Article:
The message this list sends is that the world of good wine is inaccessible and eye-wateringly expensive, and that anybody spending less than $50 on a bottle of wine is going to find slim pickings indeed. This is exactly the kind of wine list which puts people off wine entirely: the rational thing to do, on looking at it, is to simply order a beer for $8. In no sensible world does a glass of that Huarpe Malbec cost less than a bottle of Chimay Blue — but that’s exactly what you find at Apiary.

No good wine list incentivizes people to avoid wine entirely — which is why it’s fair to say that Apiary does not have a good wine list. It’s certainly “notable”, as various listings sites put it. But not in a particularly good way.

11 comments

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Kind of surprised you are just finding out restaurants charge for wine about 3x to 5x what you’d pay in a liquor store.
$8 for a beer, mind you, is about 6x what you’d pay in a liquor store.

Posted by RZ0 | Report as abusive

Years back, there was an influential article in the antitrust arena called “[Consumer] Ignorance as a Source of Oligopoly Power.” Substitute “Restaurant Wine List Profits” for oligopoly power and you’ve nailed exactly what’s going on. It will never change. But since Felix seems to be convinced that virtually no consumer can tell the difference between a cheap merlot and La Conseillante anyway, I don’t see why he complains.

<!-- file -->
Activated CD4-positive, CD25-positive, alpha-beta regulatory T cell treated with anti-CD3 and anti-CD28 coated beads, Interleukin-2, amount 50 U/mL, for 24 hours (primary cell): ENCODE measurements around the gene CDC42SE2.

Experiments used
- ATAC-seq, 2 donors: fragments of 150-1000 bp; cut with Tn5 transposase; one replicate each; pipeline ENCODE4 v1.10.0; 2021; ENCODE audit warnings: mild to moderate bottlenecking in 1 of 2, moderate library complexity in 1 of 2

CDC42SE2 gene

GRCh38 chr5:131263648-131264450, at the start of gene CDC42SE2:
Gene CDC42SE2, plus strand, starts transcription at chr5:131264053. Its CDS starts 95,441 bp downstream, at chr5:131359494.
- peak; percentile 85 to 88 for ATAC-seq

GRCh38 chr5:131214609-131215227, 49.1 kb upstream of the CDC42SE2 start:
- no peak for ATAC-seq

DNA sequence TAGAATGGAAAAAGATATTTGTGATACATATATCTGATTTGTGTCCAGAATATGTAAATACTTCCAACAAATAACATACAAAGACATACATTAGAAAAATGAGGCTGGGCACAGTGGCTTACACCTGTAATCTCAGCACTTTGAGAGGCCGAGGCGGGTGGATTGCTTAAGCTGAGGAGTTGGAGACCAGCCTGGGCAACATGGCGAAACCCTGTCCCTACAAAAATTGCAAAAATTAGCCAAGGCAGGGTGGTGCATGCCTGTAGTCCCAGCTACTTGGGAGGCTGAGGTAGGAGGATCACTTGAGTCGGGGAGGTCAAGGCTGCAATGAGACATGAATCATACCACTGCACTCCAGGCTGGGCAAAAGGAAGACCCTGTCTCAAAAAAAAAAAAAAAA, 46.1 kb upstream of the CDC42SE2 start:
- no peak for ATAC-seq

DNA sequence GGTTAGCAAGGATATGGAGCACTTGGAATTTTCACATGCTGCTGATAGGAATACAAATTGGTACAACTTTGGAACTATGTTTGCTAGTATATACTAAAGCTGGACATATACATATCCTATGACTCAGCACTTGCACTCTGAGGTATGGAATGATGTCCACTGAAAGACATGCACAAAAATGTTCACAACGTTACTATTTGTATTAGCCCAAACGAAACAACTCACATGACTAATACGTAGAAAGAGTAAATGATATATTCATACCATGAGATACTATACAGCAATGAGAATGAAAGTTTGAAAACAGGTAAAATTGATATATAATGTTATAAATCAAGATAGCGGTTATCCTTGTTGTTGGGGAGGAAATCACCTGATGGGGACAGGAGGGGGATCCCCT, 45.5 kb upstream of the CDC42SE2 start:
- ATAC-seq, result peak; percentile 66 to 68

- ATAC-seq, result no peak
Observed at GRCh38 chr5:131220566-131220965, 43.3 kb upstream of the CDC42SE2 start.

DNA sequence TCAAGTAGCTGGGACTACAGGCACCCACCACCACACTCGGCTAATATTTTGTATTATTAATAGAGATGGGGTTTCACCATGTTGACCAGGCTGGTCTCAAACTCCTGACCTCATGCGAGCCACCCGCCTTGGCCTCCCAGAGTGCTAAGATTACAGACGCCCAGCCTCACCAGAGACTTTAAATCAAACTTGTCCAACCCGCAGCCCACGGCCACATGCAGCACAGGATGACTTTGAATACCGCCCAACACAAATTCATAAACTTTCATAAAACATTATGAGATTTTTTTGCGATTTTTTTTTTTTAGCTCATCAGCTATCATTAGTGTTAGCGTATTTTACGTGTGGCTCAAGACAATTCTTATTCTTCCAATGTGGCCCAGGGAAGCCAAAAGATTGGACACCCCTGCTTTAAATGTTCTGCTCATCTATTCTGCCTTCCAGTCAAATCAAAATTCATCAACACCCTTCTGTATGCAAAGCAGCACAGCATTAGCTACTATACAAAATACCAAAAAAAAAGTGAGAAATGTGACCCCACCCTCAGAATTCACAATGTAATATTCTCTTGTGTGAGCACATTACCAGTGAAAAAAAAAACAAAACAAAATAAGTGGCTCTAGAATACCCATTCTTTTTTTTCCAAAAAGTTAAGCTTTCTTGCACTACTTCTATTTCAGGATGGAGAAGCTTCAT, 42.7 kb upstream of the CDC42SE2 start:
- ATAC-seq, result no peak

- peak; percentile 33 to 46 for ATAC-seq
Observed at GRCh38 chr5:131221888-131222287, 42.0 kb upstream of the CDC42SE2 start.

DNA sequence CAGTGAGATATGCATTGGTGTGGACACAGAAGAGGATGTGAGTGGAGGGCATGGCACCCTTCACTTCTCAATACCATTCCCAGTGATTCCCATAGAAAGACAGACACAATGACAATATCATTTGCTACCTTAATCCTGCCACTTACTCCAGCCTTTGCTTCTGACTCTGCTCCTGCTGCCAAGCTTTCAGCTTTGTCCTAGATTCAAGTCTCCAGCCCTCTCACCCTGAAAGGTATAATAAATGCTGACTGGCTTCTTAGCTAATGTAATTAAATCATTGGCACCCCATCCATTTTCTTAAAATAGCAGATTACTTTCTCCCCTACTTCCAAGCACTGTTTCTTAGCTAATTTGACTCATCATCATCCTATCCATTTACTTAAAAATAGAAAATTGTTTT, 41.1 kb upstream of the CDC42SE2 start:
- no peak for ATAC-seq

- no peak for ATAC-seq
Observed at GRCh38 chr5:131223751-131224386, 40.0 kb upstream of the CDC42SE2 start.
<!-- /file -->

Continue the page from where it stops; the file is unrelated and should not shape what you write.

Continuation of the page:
Posted by maynardGkeynes | Report as abusive

Personally, I think it’s impossible to get value for money from a NYC wine list. Too much hoo goes into it, and too many people feel angst and are willing to throw money at it.

As usual, I’ll take the opportunity to welcome all discriminating readers to Oregon wine country, but I bet even just heading to say upstate NY would find you some places that have nice wines at unpretentious prices.

Posted by SelenesMom | Report as abusive

Or better yet, continue North to Quebec and eat a fine meal in one of the 268 restaurant where you can always bring your own wine…

http://restomontreal.ca/restaurants/feat ures/montreal-byow-bringyourownwine-rest aurants.php?lang=en

Posted by hsvkitty | Report as abusive

They take me often to the North Fork (especially Paumanok) and to the Finger Lakes (especially Standing Stone, Shalestone, Hermann Wiemer and Anthony Road). But even at the Source, NYS wines are beginning to feel overpriced. The locavore foodies are pricing the locabibs out of the market. But even at current price points, They say They are amply repaid in a sense of smug superiority for supporting the local (alleged) economy and for being able to talk knowledgeably about wines that not many have heard of.